Statistical Analyses

The first goal of this study was to determine the degree to which the phylogenetic diversity and dispersion in a community measured using a fully bifurcating phylogeny is correlated with the phylogenetic diversity and dispersion of the same community using a phylogeny with multiple polytomies. The second was to determine whether phylogenetic diversity and dispersion tended to be over- or under-estimated, false positives and false negatives respectively, when a less resolved phylogeny was used. In order to answer both of these questions, I regressed the phylogenetic diversity and dispersion metrics from the phylogenies with polytomies onto the phylogenetic diversity and dispersion metrics from the fully resolved phylogeny. The expectation was a perfect correlation with a regression slope of unity. Thus all regression lines were forced through the origin and the coefficient of determination and the slope of the regression line were recorded. The coefficient of determination was used to answer the first question as to how tightly the results from the less resolved and fully resolved phylogenies were correlated. The regression slope was used to determine whether the results from the less resolved phylogeny tended to produce over- or under-estimates of the results from the fully resolved phylogeny. In Figure 2 I have provided a graphical example of this procedure.

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Figure 2. A graphical example how potential directional biases in phylogenetic dispersion produced by using phylogenetic trees containing polytomies were quantified in this study.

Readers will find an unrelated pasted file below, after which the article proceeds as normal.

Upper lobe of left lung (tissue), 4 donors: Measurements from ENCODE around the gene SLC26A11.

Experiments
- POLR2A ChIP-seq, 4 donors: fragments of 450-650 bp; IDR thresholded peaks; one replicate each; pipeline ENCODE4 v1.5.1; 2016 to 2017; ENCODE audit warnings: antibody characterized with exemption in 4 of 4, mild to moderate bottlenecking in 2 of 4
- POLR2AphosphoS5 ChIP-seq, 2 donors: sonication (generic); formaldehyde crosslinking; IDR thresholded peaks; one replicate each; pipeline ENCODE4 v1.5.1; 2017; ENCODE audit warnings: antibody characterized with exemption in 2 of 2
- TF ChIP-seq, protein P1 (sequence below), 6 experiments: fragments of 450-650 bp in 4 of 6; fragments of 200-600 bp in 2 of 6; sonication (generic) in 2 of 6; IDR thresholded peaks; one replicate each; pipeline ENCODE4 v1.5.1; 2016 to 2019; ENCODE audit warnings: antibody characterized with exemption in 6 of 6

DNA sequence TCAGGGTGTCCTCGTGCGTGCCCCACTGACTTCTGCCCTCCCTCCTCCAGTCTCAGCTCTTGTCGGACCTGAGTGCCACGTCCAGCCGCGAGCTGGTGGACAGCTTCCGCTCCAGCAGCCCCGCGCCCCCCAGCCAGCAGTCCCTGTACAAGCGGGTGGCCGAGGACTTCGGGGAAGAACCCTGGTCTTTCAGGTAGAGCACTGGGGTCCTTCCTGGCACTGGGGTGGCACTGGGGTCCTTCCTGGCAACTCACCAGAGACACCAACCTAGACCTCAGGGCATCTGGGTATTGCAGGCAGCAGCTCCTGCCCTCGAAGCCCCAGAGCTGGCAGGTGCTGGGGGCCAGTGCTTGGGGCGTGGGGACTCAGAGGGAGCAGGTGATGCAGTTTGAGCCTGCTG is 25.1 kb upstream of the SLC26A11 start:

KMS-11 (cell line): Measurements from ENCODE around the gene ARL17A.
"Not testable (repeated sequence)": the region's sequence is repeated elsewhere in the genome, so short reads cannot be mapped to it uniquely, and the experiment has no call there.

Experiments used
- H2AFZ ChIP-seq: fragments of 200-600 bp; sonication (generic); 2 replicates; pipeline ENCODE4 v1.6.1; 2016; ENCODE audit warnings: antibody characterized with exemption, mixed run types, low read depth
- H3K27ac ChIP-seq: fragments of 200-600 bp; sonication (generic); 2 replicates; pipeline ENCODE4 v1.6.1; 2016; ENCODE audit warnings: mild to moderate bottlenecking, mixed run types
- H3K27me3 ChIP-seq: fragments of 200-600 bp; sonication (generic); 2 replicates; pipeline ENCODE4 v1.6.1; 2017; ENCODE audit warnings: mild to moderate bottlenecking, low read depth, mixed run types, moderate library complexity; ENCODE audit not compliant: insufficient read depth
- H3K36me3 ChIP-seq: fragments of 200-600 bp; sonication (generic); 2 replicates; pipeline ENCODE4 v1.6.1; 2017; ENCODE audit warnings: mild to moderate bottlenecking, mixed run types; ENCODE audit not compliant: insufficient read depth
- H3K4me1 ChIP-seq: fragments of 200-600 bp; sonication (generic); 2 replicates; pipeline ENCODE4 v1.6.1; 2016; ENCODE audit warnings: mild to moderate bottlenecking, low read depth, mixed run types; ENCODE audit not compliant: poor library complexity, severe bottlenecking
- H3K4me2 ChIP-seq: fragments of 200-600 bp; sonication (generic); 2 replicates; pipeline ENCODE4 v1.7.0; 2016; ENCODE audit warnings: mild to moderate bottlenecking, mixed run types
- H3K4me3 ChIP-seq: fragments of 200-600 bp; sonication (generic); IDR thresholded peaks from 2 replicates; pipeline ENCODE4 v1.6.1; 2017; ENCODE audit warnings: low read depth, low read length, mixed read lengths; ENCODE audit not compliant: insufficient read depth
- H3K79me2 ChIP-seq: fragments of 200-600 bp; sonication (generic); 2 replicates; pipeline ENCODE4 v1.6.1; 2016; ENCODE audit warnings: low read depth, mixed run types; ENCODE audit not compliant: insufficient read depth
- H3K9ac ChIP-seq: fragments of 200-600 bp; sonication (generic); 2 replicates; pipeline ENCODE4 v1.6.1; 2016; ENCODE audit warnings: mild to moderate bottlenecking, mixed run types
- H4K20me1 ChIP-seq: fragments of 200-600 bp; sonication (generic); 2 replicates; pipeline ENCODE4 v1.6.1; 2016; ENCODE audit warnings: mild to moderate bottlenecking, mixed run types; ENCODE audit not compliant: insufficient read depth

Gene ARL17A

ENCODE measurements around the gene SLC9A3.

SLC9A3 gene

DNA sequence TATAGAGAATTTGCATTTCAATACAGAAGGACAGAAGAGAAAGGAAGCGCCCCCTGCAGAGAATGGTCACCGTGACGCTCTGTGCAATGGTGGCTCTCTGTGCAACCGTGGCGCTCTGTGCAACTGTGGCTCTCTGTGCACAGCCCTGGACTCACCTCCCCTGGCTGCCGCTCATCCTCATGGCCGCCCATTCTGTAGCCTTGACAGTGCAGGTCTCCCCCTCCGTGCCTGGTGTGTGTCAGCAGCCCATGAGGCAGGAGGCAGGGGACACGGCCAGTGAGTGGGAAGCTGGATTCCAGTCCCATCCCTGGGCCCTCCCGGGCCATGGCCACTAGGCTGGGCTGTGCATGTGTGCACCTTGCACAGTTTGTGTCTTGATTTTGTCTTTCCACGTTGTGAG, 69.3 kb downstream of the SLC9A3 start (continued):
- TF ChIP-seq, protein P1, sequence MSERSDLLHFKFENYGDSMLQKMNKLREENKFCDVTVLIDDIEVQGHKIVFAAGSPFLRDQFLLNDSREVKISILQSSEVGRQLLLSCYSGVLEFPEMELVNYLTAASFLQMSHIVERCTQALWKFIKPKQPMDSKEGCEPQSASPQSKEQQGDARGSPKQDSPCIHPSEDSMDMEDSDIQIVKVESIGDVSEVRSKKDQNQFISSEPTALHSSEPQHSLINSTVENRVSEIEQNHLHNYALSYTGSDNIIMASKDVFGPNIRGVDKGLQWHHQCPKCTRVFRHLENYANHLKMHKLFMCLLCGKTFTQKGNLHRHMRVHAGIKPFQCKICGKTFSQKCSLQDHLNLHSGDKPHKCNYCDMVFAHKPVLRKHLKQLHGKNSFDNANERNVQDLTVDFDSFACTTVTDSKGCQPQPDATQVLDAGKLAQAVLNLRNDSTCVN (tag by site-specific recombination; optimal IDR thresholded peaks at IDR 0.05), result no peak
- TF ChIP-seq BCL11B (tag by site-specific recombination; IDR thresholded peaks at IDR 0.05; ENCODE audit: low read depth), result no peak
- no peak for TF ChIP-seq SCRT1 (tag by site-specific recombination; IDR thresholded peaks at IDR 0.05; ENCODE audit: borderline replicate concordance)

The value for a phylogenetic dispersion metric, in this example NRI, generated for a community using a phylogeny containing polytomies is regressed through the origin onto the NRI value generated from the same community using a fully resolved phylogeny (dashed lines). As in the above example, the expected relationship is a 1∶1 line through the origin (Solid Line). When the slope is greater than one (dashed line in the top panel) shows a bias towards higher phylogenetic overdispersion and phylogenetic clustering. In other words, a bias towards non-random phylogenetic structuring (False Positives; Type I Error). When the slope is less than one (dashed line in the bottom panel) this shows a bias towards lower phylogenetic overdispersion and phylogenetic clustering. In other words, a bias towards random phylogenetic structuring (False Negatives; Type II Error).

https://doi.org/10.1371/journal.pone.0004390.g002

Results

Phylogenetic Diversity